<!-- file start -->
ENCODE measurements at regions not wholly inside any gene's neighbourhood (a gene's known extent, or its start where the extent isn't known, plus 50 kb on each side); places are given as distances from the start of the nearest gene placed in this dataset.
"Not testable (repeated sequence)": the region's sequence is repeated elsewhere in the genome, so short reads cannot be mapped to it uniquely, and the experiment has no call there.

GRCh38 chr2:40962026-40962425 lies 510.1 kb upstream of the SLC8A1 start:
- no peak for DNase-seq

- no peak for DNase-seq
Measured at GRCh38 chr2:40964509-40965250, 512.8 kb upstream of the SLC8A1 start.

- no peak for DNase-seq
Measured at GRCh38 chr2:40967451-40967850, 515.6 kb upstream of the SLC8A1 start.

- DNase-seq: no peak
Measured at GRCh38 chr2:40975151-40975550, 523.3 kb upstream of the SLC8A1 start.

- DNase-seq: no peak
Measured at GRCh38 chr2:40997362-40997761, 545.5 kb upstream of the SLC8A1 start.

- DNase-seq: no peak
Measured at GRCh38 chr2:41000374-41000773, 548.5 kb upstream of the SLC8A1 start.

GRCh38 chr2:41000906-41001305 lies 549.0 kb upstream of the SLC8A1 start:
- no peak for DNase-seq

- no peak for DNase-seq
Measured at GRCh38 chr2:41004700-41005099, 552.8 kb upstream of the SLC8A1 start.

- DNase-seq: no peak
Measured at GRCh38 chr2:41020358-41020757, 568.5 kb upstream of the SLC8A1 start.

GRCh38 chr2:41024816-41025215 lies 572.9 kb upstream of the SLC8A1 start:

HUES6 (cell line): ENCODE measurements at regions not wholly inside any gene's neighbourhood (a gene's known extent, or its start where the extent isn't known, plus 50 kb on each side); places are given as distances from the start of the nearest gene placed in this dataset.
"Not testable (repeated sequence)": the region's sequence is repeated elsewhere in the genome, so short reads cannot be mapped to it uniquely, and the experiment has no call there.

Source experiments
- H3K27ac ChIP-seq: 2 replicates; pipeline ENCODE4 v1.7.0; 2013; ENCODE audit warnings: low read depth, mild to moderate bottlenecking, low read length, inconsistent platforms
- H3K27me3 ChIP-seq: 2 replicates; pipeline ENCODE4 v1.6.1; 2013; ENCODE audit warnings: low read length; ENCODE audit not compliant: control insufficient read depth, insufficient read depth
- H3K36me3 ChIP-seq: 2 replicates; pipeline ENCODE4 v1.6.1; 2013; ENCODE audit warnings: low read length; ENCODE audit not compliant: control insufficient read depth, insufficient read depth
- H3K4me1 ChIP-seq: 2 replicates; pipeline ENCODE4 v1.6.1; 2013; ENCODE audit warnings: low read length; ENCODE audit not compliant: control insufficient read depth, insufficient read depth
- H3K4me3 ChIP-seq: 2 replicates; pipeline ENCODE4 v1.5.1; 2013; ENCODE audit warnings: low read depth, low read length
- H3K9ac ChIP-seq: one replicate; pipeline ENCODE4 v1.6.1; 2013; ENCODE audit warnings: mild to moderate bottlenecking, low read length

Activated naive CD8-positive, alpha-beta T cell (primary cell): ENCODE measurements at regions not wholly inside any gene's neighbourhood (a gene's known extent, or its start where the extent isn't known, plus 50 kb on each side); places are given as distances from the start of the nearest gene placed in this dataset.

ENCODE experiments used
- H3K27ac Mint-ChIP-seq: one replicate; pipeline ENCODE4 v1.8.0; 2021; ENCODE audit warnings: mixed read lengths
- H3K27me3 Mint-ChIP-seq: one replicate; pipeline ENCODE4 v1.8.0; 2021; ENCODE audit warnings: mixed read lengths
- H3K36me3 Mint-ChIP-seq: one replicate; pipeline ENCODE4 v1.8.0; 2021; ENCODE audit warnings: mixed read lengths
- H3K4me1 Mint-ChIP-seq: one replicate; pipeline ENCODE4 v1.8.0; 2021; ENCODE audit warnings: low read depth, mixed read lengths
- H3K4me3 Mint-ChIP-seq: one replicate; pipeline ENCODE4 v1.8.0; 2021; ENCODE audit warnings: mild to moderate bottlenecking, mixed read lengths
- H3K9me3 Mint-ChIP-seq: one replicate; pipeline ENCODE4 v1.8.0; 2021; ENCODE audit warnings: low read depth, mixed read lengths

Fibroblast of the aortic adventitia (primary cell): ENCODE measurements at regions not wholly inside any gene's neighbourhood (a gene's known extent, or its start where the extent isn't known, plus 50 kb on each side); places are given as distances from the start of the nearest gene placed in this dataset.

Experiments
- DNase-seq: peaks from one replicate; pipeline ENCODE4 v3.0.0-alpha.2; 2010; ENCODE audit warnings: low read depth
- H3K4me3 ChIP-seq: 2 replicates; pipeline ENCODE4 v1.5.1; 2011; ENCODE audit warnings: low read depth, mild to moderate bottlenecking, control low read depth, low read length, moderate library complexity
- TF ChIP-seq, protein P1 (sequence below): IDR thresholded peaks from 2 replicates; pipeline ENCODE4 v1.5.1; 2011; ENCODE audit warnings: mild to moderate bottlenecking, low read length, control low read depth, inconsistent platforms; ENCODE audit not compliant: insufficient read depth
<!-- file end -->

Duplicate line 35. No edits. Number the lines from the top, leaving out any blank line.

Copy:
- H3K36me3 Mint-ChIP-seq: one replicate; pipeline ENCODE4 v1.8.0; 2021; ENCODE audit warnings: mixed read lengths